Like any diligent forager, I began to see my quarry like bright acorns among the weeds. Lost voices were snagged in the wire of shopping carts; tumbled into lint traps; wrapped in a delicate husks I would peel back before pushing them into my mouth. I thought of them as orphans which made capturing them feel more altruistic. It wasn’t as if i could staple posters to telephone poles, “Found in laundromat, Silky Female Spanish Accent, approximately age 40…” I didn’t see any posters begging, “Have You Heard Me?” The voices needed me. Soon I’d moved all of the cereal and pasta out of my pantry and lined the shelves with mismatched jars holding a chorus of flittering Found Voices.

I became skilled at switching them with one forceful thrust from my wind pipe. Alone in my apartment I’d I put on a different one each day, sometimes two. I had my favorites: the Italian boy who sang like a lark; the girl from Brooklyn who tasted like strong coffee; the British woman who was perfect for reading Harry Potter aloud; the wistful caramel tones that tasted of pure con artist.



My collection became…unruly. When I opened the front door and switched on the kitchen light, they would caterwaul and screech in gibberish, vying for my attention. I had to put sound-proofing foam pads on the pantry to keep the cacophony from filling my apartment. I began to notice that some of the voices I never wore, like the woman who barked the simplest questions or the young man who whined like an oboe, were fading, hardly moving in their jars. A voice, I concluded, must need to be active to remain fresh.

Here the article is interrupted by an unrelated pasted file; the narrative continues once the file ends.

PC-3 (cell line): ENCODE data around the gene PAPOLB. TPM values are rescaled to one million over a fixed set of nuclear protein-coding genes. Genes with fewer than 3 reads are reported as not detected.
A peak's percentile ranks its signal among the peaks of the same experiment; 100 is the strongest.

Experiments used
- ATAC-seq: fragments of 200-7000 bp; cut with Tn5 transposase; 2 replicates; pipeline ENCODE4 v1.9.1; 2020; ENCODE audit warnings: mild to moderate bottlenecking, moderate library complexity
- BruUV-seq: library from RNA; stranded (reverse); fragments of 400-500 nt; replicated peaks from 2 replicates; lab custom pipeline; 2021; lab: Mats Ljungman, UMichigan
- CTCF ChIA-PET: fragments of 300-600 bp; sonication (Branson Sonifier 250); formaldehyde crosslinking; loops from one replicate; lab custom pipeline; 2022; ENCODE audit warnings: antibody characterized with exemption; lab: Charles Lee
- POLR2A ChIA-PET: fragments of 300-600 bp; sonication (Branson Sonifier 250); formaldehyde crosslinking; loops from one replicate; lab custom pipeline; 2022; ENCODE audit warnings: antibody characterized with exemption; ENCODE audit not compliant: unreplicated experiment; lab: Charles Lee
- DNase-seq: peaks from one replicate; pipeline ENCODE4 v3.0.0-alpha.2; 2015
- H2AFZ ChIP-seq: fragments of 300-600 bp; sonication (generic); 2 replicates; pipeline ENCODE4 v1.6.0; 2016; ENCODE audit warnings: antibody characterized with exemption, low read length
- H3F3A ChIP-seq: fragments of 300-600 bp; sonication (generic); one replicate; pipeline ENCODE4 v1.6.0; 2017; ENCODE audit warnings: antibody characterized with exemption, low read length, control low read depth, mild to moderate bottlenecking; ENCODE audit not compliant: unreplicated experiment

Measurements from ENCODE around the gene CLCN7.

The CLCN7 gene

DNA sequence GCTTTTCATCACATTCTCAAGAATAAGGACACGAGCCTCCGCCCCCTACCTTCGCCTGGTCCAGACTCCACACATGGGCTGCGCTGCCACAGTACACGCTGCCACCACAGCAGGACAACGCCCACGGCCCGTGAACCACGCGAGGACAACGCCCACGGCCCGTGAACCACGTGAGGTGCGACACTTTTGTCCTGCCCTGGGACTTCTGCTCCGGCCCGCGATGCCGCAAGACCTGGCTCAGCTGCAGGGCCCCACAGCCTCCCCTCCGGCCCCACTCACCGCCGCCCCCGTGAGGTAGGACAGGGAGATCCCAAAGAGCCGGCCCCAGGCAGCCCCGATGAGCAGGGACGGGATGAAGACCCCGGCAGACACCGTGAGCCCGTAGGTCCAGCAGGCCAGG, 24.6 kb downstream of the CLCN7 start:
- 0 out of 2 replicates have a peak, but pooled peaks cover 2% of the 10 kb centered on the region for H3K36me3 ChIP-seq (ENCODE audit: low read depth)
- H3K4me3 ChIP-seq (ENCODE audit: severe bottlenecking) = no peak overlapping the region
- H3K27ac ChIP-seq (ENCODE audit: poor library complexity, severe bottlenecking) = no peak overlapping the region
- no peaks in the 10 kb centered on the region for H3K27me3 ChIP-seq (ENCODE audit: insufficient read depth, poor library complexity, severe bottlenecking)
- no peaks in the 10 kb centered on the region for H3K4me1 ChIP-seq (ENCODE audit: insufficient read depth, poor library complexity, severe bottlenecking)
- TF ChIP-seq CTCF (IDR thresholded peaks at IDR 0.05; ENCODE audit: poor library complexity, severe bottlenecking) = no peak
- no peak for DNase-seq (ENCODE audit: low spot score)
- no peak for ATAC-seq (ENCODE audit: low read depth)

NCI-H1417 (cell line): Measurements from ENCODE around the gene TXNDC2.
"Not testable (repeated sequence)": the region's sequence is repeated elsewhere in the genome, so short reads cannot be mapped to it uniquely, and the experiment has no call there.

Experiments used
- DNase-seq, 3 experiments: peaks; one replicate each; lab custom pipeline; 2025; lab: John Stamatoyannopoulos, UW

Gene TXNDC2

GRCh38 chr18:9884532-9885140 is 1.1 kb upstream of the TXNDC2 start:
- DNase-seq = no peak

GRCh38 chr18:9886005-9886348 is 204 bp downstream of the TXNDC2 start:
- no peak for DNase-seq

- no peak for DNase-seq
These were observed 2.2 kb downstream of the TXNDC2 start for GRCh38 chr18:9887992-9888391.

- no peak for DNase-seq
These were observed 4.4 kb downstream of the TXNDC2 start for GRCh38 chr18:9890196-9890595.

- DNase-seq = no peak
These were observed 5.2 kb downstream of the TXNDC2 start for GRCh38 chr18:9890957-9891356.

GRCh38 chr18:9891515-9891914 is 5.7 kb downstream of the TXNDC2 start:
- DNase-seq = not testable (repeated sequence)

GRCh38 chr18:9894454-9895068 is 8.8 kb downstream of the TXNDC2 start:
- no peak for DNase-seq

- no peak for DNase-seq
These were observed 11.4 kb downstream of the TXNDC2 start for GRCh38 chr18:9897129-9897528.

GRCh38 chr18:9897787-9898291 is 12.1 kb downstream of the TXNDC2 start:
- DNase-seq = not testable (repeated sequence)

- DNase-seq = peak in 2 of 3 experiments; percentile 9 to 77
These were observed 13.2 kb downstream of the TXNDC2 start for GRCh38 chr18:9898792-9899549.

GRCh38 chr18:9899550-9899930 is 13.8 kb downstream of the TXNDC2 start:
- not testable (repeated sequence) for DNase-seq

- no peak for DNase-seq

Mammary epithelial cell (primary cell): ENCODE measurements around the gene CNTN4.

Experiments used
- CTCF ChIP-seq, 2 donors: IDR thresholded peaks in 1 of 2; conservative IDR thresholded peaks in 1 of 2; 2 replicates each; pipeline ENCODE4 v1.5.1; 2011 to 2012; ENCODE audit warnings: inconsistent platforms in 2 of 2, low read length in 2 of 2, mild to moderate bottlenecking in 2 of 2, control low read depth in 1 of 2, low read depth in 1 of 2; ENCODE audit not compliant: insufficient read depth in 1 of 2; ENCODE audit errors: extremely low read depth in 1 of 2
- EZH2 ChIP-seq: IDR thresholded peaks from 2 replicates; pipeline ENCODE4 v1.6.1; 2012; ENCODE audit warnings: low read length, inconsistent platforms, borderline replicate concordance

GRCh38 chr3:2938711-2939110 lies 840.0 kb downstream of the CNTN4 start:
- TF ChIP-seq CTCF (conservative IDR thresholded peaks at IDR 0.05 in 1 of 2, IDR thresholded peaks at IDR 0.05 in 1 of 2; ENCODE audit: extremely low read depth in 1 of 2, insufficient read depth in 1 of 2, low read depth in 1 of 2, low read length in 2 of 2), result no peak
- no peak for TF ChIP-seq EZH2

The whim of the voices started to fade. I found many gave me a terrible sore throat, an allergic reaction, that lasted for days, making even the most beautiful voice a croaking wheeze. I couldn’t keep the collection active enough and some of them were definitely dying, fading into a puff of ash at the bottom of their jars like spent incense.

I unlocked the pantry one morning and heard only the faintest whisper from my collection. It was time. With my own familiar voice in my throat, I filled an industrial-sized rubberized tote with every jar. They hummed and hey’d with curiosity and worry while I brought them up the elevator to the roof. The jars clinked as I lugged the bin to the edge. One by one I unscrewed the jars and shook the wisps of voice into the wind. I watched as they drifted off, milkweed-down floating all over the city to tangle in treetops and snag on powerlines. Maybe they’d be plucked down by another collector, or a surprised mute. Maybe they’d drift back to their own person. Or maybe they’d just fade away to dust, a murmur in the sunlight.




Water is Life: 9.27.2016








Posted by Gabriella.

Turning: 9.20.2016

And that fast, in a blur, once again the seasons change.


Posted by Gabriella

Precipice: 9.12.2016

Poised on the verge of another fall, in more ways than one.






Posted by Gabriella.


Squirreling: 9.5.2016


  • hiding something of value in a safe place
  • moving in a restless or inquisitive manner


Posted by Gabriella


Playing with Fire: 8.29.2016

With gratitude to Dancing Shakina, who created this beautiful batik tapestry that serves as the banner of my new castle, and tells any who approach everything they need to know about its solitary lyrical long haired mistress, keeping the flame by playing with fire.


Posted by Gabriella.